In a sudden reversal, Finance Minister Chrystia Freeland announced that the government will not, after all, refuse to enforce a private member’s bill — Bill C-208 — related to transfers of family businesses that became law in late June. Her announcement was praised by business advocacy groups who say that intergenerational transfers are a long-standing problem that should have been addressed years ago. That is true. But the bill creates a gaping new tax-avoidance loophole that will now be used by many private corporations, large and small.
Individuals pay lower tax rates on capital gains than they do on dividends, so there is an incentive to convert dividends from private corporations into capital gains. This is called “surplus stripping,” and tax planners have developed a number of ways to access capital gains rates. However, before Bill C-208, cash could not be stripped out of a corporation on a totally tax-free basis by using the lifetime capital gains exemption (LCGE). The new bill changes that.
The bill tries to accommodate intergenerational transfers of family businesses by allowing parents to sell their business to a new corporation controlled by their children or grandchildren. Under the bill, parents can sell the business at capital gains rates and also access the LCGE of $892,218 — the 2021 indexed amount.
For example, assume that Mrs. A is a top-bracket individual living in Ontario. She owns Co. A — a corporation that carries on an active business. While Mrs. A has no plans to sell the business, her accountant tells her there is a new plan that will allow her to strip cash of $892,000 out of the business at zero tax cost.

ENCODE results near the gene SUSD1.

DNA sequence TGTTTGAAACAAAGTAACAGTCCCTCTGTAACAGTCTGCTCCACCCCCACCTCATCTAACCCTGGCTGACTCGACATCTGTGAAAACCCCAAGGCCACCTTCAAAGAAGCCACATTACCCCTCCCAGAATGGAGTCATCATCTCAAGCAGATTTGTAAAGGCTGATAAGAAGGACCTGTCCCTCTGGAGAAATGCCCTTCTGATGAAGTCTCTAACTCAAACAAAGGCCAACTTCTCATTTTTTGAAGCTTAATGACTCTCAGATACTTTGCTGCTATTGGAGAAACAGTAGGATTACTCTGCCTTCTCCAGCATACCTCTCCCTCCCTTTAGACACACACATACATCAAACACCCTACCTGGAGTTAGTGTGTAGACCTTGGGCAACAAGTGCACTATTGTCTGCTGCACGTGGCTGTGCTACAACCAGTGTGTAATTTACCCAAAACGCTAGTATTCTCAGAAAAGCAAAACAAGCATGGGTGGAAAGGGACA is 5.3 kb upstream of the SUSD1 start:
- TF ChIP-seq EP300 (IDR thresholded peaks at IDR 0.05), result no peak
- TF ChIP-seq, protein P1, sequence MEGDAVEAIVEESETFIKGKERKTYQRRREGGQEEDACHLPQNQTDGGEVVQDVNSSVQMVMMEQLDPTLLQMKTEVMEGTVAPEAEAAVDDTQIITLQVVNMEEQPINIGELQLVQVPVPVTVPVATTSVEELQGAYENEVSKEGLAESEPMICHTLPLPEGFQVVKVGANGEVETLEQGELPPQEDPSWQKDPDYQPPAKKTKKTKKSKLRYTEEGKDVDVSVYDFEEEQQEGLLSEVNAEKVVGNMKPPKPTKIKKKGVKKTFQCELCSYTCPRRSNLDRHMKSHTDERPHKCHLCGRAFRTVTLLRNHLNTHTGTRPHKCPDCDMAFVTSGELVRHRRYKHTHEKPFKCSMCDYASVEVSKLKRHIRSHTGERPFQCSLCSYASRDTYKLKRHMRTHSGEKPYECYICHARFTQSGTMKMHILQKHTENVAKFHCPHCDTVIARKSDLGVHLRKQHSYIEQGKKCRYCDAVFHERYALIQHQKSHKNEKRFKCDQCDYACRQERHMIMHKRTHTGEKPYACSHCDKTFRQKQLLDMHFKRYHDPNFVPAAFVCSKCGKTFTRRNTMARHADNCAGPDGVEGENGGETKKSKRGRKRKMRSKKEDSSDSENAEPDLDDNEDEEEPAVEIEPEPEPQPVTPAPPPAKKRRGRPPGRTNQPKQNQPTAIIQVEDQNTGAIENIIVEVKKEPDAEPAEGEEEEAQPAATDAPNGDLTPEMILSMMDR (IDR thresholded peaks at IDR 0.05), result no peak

Mrs. A forms a new corporation, and her children invest a small amount — say a hundred dollars — for fixed-value preferred shares that give them voting control of Newco. Mrs. A sells her shares of Co. A to Newco for cash of $892,000 and pays no tax. If Co. A had paid her a dividend of $892,000, her tax would have been roughly $425,000. Under the bill, she avoids this tax completely, and continues to own and operate the business — all thanks to a hundred dollars of voting preferred shares held by her children.
The government knew about this loophole and, the day after the bill was enacted in late June, suggested it would ask Parliament to repeal it retroactively and approve new rules with proper safeguards. For example, new restrictions might require the children or grandchildren to own most of the common shares of the new corporation and become actively involved in the business.
Opposition MPs were outraged. Flaws or no flaws, how could the government simply ignore legislation that Parliament had enacted? On July 19, a day before the finance committee of the House of Commons was scheduled to meet to grill Finance Department officials, the government reversed its position. The finance minister now says “the law is the law.” The bill will remain in force until new rules are developed and finalized, with a target date of Nov. 1. Until that time, the surplus-stripping floodgates are wide open.
How much tax revenue may be lost in the next three to four months before new rules take effect is hard to say, but it will certainly be in the hundreds of millions of dollars. There are more than1.2 million small and medium-sized businesses in Canada. If one per cent of these businesses had top-bracket owners who implemented Mrs. A’s plan, the federal-provincial cost would exceed $5 billion.
The tax issue with transfers of family businesses has been with us since 1985 when the LCGE was introduced. Successive governments, both Liberal and Conservative, have failed to act over many years. So there is lots of blame to go around. That said, the current government allowed this legislative fiasco to unfold. For the next several weeks — until new rules are released and finalized — tax advisers will be flogging an abusive plan that was handed to them on a silver platter. And you and I will pick up the very expensive tab that results.
Allan Lanthier is a retired partner of an international accounting firm and has been an adviser to both the Department of Finance and the Canada Revenue Agency.